At block 308, the DTMF-encoded data is sent to the recipient(s) via the single voice channel connection. In one embodiment, the DTMF-encoded data is encapsulated in a data container such as a block or a frame, with additional DTMF encoded meta-data that indicates, for example, the start and/or end of the container. The DTMF-encoded container can then be transmitted to the intended recipient(s) over the single voice channel connection. This embodiment can be advantageously used, for example, in scenarios in which the parties participating in a cellular telephone call wish to conveniently transfer arbitrary data: (a) without ending their telephone call; (b) using a separate data channel (which typically would require all of the participating parties to have computing devices to support the separate data channel and to be subscribers of the separate data channel); and (c) using only relatively inexpensive “voice” minutes (depending on their subscription plans) rather than a “text” service (e.g., short message service or SMS) that may incur separate charges. Operational flow 300 can then proceed to a block 310.

At block 310, voice communication over the voice channel connection is resumed. In one embodiment, after the arbitrary data is sent, the parties can then resume their conversation.

Receiving Arbitrary Data

At a block 322, a receiving party (referring to receiving arbitrary data as described later in operational flow 300) participates in establishing a single channel voice channel connection (e.g., a telephone connection) substantially as described above in conjunction with block 302. A dashed double-headed arrow in FIG. 3 indicates the interaction between blocks 302 and 322 in establishing the voice channel connection. Operational flow 300 can then proceed to a block 324.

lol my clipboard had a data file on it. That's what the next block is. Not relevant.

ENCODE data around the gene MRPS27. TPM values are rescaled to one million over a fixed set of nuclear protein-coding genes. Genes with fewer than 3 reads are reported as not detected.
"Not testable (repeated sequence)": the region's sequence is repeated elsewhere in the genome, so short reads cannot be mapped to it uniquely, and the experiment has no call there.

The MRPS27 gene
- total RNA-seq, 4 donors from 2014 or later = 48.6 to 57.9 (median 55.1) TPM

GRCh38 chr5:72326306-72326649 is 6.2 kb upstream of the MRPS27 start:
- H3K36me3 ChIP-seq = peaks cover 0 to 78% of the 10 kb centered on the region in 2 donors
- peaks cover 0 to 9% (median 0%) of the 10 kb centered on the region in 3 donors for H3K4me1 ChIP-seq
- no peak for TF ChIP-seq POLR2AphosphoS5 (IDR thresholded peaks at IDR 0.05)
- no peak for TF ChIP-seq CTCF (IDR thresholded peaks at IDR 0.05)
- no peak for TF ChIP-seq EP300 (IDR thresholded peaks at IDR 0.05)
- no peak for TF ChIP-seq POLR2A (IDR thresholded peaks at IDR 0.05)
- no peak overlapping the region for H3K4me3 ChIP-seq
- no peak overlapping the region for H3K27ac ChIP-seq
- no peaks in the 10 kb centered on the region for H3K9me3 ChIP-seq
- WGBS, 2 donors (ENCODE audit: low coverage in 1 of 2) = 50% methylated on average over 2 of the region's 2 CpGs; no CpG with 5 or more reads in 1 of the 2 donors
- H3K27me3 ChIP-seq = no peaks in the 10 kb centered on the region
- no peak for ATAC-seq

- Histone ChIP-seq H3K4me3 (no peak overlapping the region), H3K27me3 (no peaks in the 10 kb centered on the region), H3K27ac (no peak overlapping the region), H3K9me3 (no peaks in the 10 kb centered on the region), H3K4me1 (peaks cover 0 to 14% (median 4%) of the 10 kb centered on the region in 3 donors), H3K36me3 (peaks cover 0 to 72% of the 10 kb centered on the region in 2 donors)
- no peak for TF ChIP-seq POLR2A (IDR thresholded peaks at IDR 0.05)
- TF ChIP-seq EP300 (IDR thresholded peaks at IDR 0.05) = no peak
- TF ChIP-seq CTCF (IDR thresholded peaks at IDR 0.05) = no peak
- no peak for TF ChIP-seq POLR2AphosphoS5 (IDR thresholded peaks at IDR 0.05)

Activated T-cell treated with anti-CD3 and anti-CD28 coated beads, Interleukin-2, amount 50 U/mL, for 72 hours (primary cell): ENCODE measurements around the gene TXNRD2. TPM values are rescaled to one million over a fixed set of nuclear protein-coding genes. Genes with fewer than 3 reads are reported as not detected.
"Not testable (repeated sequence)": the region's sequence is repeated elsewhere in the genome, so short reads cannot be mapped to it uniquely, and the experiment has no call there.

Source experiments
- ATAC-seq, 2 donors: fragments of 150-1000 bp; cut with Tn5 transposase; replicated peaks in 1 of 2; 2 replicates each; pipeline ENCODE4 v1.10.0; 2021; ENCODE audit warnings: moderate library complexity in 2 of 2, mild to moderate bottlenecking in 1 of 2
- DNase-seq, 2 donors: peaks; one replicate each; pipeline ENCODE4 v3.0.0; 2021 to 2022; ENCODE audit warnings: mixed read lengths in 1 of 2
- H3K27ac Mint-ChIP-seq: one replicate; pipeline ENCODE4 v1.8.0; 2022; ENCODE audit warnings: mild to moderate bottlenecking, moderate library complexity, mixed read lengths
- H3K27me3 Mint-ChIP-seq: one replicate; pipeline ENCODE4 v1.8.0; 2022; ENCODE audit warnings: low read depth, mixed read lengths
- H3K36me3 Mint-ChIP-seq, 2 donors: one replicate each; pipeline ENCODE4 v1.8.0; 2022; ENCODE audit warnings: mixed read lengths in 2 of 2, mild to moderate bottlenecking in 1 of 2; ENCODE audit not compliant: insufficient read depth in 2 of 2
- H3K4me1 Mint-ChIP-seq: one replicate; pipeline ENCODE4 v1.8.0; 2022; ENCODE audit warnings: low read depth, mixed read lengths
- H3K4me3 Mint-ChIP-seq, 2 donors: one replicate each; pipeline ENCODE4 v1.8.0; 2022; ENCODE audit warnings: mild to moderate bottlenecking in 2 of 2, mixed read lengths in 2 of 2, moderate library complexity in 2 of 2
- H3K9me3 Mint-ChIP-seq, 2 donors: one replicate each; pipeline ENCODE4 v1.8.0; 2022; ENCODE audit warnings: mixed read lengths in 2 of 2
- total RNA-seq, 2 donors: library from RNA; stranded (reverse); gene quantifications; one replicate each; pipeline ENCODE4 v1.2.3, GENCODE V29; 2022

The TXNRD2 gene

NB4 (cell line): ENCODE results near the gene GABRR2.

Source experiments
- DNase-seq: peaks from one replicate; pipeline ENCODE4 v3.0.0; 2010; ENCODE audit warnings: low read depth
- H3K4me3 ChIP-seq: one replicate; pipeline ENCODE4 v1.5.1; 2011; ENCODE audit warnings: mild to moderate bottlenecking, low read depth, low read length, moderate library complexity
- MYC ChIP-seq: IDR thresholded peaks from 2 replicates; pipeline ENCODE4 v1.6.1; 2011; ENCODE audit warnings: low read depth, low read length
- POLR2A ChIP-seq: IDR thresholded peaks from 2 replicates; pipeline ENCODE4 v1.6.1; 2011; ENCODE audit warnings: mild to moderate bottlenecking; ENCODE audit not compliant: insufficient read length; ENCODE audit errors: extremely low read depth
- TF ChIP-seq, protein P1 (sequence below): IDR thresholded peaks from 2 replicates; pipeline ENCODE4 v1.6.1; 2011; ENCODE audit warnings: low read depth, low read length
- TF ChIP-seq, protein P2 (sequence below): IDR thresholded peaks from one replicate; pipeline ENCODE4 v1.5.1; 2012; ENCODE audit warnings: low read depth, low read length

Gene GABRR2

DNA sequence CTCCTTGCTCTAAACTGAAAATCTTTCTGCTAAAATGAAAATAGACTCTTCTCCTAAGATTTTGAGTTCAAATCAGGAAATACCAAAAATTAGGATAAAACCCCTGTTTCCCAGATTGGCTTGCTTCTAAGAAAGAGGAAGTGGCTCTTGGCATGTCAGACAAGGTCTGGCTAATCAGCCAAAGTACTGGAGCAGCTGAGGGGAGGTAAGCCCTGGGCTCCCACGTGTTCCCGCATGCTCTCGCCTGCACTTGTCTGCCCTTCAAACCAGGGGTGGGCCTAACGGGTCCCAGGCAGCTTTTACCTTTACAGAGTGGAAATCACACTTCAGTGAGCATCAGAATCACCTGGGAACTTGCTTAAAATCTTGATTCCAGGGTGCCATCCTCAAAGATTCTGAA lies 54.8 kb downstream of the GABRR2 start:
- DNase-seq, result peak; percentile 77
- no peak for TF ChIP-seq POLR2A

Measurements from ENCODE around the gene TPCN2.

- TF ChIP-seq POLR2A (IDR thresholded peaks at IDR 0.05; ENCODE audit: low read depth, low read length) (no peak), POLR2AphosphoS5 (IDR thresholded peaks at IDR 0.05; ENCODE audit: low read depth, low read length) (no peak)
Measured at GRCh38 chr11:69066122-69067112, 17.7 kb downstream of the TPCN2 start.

At block 324, DTMF-encoded data is received. A dashed arrow from block 308 to block 324 shown in FIG. 3 indicates the DTMF-encoded data being sent to the receiving party's computing device (e.g., a mobile computing device such as a cell phone). In one embodiment, the receiving party's computing device can detect the DTMF signals and substantially block them from reaching the receiving party in the form of acoustic signals. Any suitable mechanism to block the DTMF signals can be used such as, for example: filtering out the DTMF signals, disabling the speakers or headset, etc. The operation can advantageously protect the receiving party from hearing the DTMF signals that can be startling or obnoxious to human parties. Operational flow 300 can then proceed to a block 326.

At block 326, the arbitrary data is obtained from the received DTMF data. In one embodiment, the receiving party's computing device includes a DTMF decoder corresponding to the DTMF encoder of the sending party's computing device. In one embodiment, after the DTMF decoding, the received arbitrary data is then stored at the appropriate location. For example, if the data represented a vCard, the vCard data could be appropriately stored in a data store (e.g., an address book or contact list) used by a PIM application; URLs and/or cached web pages may be stored in a cache used by a browser application; etc. The data can be appropriately routed based on metadata that was DTMF-encoded and sent along with the arbitrary data. Operational flow 300 can then proceed to a block 328.